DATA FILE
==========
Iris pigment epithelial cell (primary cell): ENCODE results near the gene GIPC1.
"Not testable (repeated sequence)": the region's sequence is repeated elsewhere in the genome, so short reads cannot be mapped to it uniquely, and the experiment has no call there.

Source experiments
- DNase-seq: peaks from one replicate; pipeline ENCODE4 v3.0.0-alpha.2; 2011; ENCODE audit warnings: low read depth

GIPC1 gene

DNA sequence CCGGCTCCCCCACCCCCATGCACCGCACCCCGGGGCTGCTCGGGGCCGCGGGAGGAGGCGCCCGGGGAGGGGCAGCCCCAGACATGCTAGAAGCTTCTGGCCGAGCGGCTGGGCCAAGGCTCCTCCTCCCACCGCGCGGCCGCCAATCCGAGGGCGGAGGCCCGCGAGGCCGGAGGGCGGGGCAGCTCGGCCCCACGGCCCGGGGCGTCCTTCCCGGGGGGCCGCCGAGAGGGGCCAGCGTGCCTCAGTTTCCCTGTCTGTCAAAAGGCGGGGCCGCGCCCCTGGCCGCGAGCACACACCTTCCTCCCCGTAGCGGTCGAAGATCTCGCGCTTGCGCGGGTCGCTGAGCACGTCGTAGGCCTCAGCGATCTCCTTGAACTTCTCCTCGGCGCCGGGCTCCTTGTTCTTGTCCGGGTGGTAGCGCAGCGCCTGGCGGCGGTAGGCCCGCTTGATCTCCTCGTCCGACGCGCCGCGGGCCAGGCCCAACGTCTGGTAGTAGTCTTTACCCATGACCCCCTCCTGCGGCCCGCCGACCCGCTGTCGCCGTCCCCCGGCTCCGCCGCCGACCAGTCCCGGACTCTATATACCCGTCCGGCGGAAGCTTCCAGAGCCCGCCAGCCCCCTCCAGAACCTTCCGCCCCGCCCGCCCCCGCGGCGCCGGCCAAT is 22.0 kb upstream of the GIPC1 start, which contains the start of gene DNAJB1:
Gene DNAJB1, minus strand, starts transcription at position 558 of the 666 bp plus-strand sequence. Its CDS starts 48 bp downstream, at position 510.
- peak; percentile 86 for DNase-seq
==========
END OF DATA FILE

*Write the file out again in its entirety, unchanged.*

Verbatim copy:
Iris pigment epithelial cell (primary cell): ENCODE results near the gene GIPC1.
"Not testable (repeated sequence)": the region's sequence is repeated elsewhere in the genome, so short reads cannot be mapped to it uniquely, and the experiment has no call there.

Source experiments
- DNase-seq: peaks from one replicate; pipeline ENCODE4 v3.0.0-alpha.2; 2011; ENCODE audit warnings: low read depth

GIPC1 gene

DNA sequence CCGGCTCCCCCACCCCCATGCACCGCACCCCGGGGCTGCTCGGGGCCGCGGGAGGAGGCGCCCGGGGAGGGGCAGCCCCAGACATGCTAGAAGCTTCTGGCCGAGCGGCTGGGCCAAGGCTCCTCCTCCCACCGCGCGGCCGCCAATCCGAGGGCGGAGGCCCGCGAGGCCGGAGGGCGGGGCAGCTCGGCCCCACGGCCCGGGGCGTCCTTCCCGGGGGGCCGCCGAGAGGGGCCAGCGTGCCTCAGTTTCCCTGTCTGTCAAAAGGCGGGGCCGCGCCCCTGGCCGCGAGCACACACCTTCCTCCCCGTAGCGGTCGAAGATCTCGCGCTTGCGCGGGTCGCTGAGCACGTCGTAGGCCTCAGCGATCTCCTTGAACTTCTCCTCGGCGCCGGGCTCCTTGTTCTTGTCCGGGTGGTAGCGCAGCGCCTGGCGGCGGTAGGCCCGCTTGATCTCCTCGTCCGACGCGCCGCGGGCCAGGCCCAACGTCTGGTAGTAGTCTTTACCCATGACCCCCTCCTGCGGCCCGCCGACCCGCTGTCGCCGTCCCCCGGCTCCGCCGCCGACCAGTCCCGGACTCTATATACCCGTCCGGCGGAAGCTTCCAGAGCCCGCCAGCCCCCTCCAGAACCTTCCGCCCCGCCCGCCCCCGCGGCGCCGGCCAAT is 22.0 kb upstream of the GIPC1 start, which contains the start of gene DNAJB1:
Gene DNAJB1, minus strand, starts transcription at position 558 of the 666 bp plus-strand sequence. Its CDS starts 48 bp downstream, at position 510.
- peak; percentile 86 for DNase-seq